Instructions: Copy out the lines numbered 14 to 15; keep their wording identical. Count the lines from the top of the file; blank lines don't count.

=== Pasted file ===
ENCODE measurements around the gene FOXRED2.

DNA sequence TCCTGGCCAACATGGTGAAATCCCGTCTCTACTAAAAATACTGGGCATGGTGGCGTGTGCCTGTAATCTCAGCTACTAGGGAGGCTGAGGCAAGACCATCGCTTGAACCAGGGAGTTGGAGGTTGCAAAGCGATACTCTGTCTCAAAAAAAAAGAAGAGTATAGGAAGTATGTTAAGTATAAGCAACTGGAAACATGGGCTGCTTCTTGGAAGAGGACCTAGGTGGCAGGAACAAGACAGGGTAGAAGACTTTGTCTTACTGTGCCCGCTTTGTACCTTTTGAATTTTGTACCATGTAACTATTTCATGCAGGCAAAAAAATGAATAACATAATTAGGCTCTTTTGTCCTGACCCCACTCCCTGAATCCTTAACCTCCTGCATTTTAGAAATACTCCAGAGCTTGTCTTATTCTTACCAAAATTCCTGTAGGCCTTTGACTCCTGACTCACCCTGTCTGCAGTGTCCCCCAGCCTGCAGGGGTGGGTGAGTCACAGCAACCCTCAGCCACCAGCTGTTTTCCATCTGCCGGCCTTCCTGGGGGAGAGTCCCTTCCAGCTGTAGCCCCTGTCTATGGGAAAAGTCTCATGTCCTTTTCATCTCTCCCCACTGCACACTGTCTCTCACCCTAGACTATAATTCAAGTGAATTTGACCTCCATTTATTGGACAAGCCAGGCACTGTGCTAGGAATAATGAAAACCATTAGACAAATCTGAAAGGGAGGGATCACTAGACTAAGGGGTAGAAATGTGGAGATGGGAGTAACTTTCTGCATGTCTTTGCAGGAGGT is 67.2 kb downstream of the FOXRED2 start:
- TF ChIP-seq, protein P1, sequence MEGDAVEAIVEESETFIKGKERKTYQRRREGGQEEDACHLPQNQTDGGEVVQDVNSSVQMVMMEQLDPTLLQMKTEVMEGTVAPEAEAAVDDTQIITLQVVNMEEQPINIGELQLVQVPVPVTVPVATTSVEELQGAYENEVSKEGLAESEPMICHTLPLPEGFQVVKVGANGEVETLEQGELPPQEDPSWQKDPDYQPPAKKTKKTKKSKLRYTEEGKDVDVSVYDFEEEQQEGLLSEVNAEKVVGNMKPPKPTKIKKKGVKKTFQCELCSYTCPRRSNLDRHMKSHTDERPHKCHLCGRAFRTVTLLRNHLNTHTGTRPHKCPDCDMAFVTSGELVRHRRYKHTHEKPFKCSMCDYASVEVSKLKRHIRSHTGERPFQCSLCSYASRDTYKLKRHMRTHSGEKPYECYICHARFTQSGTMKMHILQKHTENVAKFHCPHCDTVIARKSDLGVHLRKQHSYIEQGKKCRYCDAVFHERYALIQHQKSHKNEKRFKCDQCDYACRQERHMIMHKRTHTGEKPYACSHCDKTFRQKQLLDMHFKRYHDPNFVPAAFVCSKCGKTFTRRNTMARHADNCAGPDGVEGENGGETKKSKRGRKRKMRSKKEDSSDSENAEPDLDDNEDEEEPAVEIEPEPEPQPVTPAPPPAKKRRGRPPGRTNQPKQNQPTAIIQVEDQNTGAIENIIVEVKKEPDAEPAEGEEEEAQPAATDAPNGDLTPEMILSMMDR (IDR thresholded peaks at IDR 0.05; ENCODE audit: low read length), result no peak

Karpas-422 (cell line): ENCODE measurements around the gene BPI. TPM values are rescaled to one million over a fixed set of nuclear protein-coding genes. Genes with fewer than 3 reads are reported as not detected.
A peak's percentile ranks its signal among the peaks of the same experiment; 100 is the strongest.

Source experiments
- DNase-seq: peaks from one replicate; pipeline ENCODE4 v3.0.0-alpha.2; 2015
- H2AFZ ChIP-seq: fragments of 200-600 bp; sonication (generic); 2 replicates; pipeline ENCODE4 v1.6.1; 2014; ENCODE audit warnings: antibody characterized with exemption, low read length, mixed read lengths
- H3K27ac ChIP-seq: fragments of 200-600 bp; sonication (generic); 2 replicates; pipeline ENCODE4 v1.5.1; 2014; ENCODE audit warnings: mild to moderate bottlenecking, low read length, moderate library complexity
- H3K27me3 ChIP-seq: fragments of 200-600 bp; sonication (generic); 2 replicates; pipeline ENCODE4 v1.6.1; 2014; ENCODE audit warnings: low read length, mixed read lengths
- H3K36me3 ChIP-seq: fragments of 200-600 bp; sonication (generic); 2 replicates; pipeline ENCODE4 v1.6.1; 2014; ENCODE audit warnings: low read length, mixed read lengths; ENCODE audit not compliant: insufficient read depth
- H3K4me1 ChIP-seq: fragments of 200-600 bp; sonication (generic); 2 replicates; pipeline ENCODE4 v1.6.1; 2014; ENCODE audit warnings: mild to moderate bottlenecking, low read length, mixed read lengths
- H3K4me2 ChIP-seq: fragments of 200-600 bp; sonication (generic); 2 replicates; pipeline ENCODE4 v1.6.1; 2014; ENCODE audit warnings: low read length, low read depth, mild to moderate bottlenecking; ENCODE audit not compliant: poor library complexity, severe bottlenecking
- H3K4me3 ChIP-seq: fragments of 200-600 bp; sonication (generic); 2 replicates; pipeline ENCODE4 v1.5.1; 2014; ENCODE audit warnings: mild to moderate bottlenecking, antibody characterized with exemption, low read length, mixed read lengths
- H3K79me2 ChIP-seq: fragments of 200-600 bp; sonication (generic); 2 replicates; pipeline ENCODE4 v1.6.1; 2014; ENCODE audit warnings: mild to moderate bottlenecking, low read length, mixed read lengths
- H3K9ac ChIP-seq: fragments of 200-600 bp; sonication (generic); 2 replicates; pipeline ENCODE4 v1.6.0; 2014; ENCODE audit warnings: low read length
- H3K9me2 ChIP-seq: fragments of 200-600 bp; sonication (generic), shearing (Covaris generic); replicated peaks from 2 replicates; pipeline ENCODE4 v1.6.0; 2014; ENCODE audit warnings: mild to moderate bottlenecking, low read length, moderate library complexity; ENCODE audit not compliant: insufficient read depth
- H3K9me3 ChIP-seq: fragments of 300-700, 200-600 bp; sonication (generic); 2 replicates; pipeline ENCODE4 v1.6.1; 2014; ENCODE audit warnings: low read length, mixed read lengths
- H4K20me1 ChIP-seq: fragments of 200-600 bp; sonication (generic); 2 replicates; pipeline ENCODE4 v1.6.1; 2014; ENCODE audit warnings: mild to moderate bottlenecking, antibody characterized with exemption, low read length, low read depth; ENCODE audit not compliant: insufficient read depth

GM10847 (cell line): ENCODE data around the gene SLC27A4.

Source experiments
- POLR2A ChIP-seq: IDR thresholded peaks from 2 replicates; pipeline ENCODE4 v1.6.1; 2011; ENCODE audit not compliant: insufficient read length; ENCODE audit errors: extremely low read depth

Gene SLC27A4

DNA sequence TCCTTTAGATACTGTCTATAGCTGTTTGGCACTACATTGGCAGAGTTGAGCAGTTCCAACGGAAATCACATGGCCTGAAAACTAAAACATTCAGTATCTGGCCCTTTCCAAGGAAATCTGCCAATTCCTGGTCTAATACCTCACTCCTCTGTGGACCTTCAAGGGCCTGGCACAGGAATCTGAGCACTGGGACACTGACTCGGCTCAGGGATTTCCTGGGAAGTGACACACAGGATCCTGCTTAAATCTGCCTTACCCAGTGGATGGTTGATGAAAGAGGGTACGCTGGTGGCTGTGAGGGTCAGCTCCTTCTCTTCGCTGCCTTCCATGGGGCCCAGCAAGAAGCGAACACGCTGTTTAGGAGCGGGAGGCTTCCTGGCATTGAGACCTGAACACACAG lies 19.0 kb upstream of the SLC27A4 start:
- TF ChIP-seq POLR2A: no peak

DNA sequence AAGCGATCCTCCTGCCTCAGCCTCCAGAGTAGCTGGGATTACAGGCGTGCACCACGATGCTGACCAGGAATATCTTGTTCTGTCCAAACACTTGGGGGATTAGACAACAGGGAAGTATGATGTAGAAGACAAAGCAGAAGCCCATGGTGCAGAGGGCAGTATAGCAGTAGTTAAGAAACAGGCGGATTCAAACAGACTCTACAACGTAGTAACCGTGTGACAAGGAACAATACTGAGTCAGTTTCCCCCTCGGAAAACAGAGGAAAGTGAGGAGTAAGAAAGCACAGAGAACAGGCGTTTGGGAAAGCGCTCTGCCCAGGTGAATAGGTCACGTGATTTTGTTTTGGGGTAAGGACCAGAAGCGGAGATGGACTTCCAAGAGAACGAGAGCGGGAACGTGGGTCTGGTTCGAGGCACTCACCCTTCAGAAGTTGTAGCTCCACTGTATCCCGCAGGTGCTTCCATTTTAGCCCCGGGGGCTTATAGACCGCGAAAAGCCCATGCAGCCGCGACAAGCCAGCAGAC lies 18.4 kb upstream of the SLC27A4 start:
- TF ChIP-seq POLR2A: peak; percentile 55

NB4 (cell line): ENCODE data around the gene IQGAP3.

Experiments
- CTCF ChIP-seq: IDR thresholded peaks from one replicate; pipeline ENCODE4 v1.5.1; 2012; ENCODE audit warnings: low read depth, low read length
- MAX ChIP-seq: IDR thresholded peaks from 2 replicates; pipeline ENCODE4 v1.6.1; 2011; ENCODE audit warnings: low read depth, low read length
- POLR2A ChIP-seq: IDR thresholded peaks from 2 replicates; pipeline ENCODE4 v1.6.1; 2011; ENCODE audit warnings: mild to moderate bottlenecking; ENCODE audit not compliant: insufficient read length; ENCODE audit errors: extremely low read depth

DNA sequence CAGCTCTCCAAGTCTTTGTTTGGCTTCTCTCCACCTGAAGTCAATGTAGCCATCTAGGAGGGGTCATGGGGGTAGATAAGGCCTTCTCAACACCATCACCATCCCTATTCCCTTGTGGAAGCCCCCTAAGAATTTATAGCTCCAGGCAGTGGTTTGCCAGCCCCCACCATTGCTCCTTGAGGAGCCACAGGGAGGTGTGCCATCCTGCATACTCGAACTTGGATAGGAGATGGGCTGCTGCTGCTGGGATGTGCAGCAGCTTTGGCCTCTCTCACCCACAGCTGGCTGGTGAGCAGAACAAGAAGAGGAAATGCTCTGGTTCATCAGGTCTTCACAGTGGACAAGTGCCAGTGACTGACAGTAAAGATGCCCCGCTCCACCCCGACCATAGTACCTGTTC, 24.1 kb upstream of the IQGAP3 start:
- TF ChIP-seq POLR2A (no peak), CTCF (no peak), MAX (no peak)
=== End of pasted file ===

- H3K4me3 ChIP-seq: fragments of 200-600 bp; sonication (generic); 2 replicates; pipeline ENCODE4 v1.5.1; 2014; ENCODE audit warnings: mild to moderate bottlenecking, antibody characterized with exemption, low read length, mixed read lengths
- H3K79me2 ChIP-seq: fragments of 200-600 bp; sonication (generic); 2 replicates; pipeline ENCODE4 v1.6.1; 2014; ENCODE audit warnings: mild to moderate bottlenecking, low read length, mixed read lengths